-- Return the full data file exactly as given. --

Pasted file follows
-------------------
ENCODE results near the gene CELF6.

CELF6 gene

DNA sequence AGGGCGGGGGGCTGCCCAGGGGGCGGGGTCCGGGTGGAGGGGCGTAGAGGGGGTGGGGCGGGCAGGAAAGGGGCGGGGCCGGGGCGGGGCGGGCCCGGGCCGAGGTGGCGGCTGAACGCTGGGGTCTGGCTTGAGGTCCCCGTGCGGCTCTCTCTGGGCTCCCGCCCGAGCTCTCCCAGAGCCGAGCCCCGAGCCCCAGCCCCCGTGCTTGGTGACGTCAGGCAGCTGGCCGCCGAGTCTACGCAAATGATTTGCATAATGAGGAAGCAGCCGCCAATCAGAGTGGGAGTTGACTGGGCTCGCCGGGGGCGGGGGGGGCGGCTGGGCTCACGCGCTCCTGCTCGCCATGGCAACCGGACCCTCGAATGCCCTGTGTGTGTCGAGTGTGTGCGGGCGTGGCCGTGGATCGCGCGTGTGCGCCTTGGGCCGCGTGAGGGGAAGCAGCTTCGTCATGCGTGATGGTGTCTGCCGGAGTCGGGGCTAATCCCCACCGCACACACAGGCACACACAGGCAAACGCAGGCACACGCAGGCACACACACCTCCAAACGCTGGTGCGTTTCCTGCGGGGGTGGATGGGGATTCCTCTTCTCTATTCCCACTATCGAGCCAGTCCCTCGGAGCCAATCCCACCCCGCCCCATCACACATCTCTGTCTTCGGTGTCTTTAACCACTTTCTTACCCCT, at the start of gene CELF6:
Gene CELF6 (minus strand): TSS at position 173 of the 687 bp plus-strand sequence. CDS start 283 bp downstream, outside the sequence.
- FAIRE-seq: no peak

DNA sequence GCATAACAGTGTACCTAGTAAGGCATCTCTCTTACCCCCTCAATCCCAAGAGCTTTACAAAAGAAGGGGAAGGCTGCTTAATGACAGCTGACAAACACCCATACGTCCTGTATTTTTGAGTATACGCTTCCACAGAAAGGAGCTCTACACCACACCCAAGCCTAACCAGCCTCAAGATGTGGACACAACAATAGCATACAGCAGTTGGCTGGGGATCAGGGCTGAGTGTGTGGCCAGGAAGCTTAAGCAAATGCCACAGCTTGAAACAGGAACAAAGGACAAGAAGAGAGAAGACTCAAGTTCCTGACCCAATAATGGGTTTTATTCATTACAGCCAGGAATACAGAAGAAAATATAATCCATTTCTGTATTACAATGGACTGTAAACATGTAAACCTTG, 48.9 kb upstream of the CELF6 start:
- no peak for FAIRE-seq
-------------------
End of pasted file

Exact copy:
ENCODE results near the gene CELF6.

CELF6 gene

DNA sequence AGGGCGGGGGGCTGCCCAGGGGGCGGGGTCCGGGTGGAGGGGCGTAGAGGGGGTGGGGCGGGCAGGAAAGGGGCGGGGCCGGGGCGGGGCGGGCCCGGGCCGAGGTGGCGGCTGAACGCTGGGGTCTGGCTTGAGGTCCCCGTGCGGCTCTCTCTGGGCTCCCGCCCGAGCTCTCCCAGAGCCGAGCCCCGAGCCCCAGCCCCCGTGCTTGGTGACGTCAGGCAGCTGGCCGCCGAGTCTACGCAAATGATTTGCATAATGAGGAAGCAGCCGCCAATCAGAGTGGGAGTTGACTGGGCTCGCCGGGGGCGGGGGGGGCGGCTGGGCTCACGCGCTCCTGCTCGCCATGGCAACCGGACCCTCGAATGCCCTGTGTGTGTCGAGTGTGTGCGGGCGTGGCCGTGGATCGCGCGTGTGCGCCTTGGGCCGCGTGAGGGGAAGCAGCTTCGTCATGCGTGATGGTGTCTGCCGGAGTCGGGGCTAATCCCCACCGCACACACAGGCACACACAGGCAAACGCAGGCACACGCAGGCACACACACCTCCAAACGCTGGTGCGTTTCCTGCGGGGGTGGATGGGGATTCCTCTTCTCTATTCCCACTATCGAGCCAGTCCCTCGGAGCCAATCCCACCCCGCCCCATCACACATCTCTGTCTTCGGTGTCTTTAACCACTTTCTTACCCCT, at the start of gene CELF6:
Gene CELF6 (minus strand): TSS at position 173 of the 687 bp plus-strand sequence. CDS start 283 bp downstream, outside the sequence.
- FAIRE-seq: no peak

DNA sequence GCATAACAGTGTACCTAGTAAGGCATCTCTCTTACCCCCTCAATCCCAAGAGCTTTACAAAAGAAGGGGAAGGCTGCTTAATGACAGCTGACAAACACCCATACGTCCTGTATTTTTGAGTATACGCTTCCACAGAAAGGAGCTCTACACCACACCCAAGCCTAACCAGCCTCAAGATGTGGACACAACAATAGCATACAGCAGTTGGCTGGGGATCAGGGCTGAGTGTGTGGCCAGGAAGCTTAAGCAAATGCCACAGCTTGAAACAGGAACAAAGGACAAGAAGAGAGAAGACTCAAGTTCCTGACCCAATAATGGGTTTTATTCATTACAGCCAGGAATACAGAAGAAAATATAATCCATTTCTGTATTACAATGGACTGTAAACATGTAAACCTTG, 48.9 kb upstream of the CELF6 start:
- no peak for FAIRE-seq